In a sense, we are forming our young people to be martyrs in the world today. I think they want that challenge, they want to stand for something more, and they are ravishingly hungry for it.
In order to pass along that mystery to them, you must model and live that mystery for them. Your example, as their catechist, will inspire them to embrace the fullness of the truth. Do not give them watered down crap, they can see through it and they will reject it. If it is not of value to you, it will not be of value to them.
You have to help your students realize the value and Truth of the Faith. You have to believe it yourself! Ask yourself the question: How is the study of Catholicism different from the study of mathematics, science, literature and modern languages?
I don’t know about you, but when I am in crisis (usually on a daily basis), I do not turn to my college Chemistry book! I look to the Bible, I hit my knees, I grab a rosary. All of those other subjects are important, but will they help when my wife nearly gives her life in bearing my children? Will they help when my husband goes to serve in Iraq? I don’t think so!

Family Life
· Primary Building Block of Church and society
o Primary place where the faith is handed on!
· Young parents need formation in how to hand on the faith to their children.
· Programs on the parish level need to encourage and support what is happening at home.
o You can use already existing methods to accomplish this task.

All of this emphasis on catechesis, however, will be pointless if we do not have an impact into the life of families.
Family life remains the basic building block of the Church and society, this is also the place where the initial foundations of the faith are formed, as well as where the most effective catechesis happens, and most of it happens implicitly! Think of how children learn the language: they listen, they slowly start to put together the basic building blocks and then start to use it themselves, and it is something that continues to grow throughout their lives. I am still learning new words, are you?
The same thing happens in the faith! The most effective form of catechesis happens at this level, this is where the next generation learns to pray, learns to hope in God, and begins to discern how they are being called into the world, forming the foundations of an adult life of faith.
The problem is, the current generation needs help to do this! I’ve seen it, there is a hunger to know the faith, you must help your parents to know the faith and how to pass it on to their children. I had it easy, I had an eight year formation program of preparation for the priesthood, and I still wasn’t ready! And we think six months will be enough for a couple preparing for marriage?!?!?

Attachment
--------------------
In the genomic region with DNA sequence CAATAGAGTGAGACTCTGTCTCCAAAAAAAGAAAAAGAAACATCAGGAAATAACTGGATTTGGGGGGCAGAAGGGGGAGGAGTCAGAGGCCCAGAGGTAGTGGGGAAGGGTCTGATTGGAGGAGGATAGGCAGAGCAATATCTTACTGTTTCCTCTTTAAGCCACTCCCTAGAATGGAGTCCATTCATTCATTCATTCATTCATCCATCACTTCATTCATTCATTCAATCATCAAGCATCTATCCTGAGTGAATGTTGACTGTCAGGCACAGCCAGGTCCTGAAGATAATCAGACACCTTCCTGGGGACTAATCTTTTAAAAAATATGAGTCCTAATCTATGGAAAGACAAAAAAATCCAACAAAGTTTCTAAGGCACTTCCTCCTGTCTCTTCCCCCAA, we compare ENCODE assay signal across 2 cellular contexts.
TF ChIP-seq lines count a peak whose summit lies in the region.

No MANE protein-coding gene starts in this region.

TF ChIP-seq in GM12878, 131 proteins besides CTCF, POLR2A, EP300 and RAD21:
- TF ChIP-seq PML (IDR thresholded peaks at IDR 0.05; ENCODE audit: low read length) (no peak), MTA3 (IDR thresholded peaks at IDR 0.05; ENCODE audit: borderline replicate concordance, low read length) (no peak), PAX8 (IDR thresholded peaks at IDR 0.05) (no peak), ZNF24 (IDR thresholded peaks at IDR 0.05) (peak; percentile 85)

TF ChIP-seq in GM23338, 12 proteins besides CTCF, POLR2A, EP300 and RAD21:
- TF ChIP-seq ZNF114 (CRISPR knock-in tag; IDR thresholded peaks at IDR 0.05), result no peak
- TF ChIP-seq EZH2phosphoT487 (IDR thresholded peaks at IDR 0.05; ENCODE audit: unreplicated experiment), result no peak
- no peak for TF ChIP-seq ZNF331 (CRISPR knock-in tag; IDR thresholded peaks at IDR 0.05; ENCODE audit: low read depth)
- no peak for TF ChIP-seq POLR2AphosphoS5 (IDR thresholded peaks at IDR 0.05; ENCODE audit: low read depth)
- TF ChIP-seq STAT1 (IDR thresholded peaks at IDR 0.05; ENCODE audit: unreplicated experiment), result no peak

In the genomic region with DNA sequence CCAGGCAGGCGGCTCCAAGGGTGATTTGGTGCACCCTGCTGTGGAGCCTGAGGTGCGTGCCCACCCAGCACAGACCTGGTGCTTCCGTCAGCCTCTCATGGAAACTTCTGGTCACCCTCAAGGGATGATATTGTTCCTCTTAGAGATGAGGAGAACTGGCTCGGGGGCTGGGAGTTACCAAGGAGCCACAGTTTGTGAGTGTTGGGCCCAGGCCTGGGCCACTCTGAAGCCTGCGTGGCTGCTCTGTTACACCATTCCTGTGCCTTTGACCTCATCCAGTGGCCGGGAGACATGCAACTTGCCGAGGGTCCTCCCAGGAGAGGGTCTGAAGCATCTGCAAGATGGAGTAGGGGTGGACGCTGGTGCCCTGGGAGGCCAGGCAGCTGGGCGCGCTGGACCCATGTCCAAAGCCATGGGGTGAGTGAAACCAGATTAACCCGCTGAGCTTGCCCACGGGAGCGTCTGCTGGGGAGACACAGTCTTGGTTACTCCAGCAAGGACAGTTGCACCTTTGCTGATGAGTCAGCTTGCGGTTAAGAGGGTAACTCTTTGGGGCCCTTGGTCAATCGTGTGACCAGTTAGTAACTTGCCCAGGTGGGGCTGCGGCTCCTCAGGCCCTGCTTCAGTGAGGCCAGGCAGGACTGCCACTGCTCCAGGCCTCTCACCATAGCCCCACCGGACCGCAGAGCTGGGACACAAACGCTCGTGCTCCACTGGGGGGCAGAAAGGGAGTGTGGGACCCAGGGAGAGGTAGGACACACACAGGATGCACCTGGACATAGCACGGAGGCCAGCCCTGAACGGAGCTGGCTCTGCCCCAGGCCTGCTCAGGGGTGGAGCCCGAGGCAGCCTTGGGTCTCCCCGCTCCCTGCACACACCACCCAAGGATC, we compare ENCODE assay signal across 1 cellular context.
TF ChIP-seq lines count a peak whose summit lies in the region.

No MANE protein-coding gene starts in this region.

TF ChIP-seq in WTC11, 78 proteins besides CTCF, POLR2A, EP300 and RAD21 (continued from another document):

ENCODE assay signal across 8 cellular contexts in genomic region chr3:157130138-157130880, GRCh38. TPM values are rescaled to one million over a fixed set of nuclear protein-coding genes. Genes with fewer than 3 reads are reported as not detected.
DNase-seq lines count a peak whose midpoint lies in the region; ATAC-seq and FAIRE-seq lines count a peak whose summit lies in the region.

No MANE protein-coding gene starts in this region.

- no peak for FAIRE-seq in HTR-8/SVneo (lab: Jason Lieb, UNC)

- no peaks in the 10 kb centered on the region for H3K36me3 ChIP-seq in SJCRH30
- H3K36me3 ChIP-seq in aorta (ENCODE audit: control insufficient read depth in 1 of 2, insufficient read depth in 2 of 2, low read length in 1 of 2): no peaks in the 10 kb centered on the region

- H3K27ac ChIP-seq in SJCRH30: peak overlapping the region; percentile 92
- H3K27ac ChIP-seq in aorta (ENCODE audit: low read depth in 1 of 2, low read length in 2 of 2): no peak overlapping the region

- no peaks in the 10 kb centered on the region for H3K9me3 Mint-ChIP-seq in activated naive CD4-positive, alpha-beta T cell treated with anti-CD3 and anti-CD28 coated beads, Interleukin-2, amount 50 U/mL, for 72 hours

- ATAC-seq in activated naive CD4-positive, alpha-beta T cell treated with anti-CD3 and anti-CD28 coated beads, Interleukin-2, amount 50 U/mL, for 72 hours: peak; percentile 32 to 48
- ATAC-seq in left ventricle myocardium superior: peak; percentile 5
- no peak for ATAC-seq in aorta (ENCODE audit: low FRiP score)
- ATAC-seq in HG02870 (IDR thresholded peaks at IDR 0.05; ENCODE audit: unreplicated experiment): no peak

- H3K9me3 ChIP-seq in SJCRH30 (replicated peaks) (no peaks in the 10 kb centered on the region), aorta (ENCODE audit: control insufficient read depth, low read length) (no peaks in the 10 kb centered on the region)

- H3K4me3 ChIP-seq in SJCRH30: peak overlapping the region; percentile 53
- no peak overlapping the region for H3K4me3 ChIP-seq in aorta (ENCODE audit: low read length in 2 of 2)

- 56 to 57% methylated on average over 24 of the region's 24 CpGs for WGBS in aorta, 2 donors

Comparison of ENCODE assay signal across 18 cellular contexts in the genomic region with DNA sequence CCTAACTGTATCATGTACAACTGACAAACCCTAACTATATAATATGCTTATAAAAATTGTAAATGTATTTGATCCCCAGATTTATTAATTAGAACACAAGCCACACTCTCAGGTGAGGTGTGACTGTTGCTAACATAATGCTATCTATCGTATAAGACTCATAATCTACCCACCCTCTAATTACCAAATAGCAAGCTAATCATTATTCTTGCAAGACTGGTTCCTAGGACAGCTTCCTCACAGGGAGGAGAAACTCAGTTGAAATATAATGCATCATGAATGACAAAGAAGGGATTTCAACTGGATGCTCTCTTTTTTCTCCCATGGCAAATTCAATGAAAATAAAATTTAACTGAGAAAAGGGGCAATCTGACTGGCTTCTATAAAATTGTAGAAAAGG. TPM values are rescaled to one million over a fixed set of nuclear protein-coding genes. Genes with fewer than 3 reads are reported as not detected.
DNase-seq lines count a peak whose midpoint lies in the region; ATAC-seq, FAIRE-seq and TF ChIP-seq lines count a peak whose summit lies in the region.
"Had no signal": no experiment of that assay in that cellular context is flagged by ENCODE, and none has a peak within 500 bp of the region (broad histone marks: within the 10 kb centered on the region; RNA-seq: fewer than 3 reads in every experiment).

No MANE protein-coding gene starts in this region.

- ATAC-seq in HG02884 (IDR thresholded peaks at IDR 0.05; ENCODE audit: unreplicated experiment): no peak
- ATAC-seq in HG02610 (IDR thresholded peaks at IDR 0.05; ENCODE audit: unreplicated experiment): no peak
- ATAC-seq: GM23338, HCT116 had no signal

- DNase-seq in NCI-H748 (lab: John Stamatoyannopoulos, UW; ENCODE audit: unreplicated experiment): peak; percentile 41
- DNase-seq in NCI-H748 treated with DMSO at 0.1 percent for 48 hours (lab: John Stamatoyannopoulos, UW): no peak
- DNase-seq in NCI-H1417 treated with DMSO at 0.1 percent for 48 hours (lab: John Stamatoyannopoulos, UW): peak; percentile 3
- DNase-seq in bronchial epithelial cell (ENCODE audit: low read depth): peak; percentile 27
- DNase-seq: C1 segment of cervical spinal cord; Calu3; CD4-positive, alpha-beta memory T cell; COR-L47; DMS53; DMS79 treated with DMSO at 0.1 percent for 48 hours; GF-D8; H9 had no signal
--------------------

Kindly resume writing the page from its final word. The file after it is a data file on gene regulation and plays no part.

Defense of Marriage and Family
· Be cautious of ‘Rights Talk’
· Remember:
o All that we do as Christians should be based in LOVE!
o A love that is sacrificial, giving, and complete.

It is no secret that marriage is under attack. The more progressive elements of our society are attempting to redefine marriage into something that it is not. The Rule of Law is no longer about a reflection of the Natural Law of God, but is now who has the most power to implement their own interpretation of how things should be.
Obviously, this has some very dire consequences for the life of the Church as well. What is important to keep in mind is that we, as a Christian community, not fall into the “Rights” talk that pervades modern society. We need to keep the conversation on obligations, on a reflection of the Natural Order, as established by God.
If we allow marriage laws to start to erode, there is no end. It will continue to erode until we even question the meaning of the word ‘is’!
So, how do we combat this, especially in the realm of vocations: Love! We hold to a higher degree, a higher standard, that does not let us embrace a false teaching of sin.

Family as Seedbed for Vocation
· Equip parents to address:
o What is the unique set of gifts that each of my children have?
o How is God asking me to enrich and nourish those gifts to send my children into the world?
· To Teens:
o Don’t ask: “What do you want to do with your life?”
o Rather: “What does GOD want you to do with the gifts He has given?”
§ A subtle but important distinction.

One of the challenges that I give parents is to realize that they are called to prepare their children to be able to go out into the world, to enable them to embrace their call from Christ, and take up their own Cross to follow after him.
So, how do you do that? What I challenge parents to do is two-fold: first, they must come to realize the unique combination of gifts that each child has, and then how is God calling you, as their parent, to nourish and enrich those gifts so that you can send them out into the world.
I see it often that parents want to live vicariously through their children, they want their children to have what they wanted when they were that age. That is fine and noble, yes, but is it what God wants for that child? That is the more important question.
In fact, as they get older, especially into high school, we often ask teens the wrong question: what do you want to do in College, in the working world? It is a fair question, but a wrong question nonetheless. Rather, I propose that we ask them: What does God want them to do? That begins to address the question that each Catholic Christian is called to be an active disciple of Christ in the world. I am also convinced that this second question will ultimately lead to a greater happiness in life than the first.

· Starting aspect:
o Priesthood and religious life